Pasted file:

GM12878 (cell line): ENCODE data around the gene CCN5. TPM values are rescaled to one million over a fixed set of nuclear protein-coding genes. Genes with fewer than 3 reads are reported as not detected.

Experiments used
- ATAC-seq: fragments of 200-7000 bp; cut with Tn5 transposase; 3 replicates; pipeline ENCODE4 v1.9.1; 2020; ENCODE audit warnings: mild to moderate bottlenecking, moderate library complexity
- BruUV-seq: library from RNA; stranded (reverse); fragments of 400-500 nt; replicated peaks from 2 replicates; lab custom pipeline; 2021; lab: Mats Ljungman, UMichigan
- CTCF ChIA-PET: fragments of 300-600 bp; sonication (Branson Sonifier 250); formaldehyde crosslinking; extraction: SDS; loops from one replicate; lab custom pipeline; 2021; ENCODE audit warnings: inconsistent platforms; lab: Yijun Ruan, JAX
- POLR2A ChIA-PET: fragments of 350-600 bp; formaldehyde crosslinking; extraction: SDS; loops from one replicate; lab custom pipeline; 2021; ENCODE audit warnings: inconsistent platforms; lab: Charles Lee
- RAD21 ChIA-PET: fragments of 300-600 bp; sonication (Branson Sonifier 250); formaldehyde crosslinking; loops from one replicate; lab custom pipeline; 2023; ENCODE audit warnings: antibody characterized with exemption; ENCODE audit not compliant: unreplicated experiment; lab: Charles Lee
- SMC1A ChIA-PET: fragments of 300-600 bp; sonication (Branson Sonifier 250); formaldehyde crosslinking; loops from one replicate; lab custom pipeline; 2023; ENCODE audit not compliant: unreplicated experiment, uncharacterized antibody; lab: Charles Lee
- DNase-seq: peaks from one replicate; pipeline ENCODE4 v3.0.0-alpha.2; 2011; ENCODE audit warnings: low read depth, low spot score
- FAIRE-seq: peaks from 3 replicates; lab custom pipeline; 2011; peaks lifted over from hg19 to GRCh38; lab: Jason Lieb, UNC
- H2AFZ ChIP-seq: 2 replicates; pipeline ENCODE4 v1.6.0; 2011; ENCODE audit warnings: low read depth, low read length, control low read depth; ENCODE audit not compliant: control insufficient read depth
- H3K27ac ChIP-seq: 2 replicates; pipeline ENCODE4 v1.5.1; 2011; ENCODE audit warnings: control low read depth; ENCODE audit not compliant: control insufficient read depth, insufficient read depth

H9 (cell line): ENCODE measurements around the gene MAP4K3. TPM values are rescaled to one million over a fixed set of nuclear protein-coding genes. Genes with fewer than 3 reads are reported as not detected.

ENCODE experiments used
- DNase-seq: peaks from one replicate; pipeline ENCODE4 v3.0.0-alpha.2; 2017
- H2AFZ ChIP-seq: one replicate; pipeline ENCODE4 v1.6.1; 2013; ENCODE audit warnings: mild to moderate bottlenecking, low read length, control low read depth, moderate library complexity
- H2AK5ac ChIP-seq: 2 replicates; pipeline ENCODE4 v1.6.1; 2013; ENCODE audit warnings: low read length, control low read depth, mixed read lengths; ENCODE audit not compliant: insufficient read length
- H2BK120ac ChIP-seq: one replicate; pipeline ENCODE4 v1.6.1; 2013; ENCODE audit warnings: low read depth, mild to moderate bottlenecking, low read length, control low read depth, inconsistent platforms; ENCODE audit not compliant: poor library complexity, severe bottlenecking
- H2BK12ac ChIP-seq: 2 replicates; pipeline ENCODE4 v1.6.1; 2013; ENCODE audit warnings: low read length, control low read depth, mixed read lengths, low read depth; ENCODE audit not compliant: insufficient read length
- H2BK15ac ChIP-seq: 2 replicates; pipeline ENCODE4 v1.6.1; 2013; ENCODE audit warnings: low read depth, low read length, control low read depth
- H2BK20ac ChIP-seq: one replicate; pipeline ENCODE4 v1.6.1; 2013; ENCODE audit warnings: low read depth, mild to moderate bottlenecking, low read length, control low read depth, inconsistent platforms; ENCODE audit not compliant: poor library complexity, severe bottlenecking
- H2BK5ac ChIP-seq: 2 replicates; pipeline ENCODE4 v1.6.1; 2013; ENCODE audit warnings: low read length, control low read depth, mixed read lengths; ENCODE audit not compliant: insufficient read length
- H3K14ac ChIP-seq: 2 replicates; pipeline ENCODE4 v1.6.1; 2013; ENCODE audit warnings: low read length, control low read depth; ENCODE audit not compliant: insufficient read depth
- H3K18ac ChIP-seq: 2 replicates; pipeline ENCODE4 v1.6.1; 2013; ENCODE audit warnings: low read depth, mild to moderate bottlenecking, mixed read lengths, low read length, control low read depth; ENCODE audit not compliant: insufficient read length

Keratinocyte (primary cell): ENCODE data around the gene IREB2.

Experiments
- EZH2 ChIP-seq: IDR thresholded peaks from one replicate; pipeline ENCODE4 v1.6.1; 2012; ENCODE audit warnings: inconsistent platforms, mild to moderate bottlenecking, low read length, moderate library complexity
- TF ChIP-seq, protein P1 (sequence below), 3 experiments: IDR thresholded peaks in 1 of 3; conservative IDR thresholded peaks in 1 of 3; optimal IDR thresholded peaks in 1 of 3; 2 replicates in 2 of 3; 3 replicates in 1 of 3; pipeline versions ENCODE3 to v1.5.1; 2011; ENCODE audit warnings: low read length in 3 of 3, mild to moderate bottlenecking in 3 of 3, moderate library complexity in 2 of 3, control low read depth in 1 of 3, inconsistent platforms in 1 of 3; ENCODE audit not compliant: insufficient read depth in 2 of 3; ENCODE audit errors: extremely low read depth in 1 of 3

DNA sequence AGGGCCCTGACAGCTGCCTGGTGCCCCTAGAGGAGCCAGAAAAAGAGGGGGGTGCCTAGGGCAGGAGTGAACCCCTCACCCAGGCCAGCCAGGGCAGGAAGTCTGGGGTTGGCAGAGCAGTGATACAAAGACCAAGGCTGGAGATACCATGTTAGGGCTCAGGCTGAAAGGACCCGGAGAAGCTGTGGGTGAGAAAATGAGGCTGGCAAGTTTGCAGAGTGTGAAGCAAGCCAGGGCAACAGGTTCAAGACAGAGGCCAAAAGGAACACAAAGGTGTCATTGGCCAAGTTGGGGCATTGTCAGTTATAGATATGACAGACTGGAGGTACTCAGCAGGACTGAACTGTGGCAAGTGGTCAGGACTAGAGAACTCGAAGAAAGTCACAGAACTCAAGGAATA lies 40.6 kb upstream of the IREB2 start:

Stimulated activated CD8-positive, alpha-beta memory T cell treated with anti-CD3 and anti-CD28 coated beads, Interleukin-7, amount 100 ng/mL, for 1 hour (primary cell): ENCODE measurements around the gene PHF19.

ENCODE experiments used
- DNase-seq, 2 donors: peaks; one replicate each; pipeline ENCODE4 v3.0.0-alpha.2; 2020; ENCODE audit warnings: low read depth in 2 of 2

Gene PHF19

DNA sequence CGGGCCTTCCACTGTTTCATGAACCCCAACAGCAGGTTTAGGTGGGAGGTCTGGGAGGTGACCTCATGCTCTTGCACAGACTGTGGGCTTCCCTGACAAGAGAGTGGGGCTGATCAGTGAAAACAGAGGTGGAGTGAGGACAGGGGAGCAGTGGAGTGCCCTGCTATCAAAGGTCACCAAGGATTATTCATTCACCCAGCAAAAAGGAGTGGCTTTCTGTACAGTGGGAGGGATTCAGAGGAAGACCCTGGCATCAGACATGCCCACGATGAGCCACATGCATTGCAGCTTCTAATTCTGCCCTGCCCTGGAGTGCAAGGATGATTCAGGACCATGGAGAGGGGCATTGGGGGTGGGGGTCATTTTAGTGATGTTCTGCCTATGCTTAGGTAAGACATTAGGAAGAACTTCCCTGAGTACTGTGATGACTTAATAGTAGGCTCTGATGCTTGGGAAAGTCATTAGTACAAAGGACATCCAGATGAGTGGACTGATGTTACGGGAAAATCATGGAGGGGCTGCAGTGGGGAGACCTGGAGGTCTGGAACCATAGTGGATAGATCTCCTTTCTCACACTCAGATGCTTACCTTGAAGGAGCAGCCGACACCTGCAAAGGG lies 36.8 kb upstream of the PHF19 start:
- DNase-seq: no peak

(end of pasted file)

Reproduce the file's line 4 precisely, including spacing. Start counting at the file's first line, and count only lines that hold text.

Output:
- BruUV-seq: library from RNA; stranded (reverse); fragments of 400-500 nt; replicated peaks from 2 replicates; lab custom pipeline; 2021; lab: Mats Ljungman, UMichigan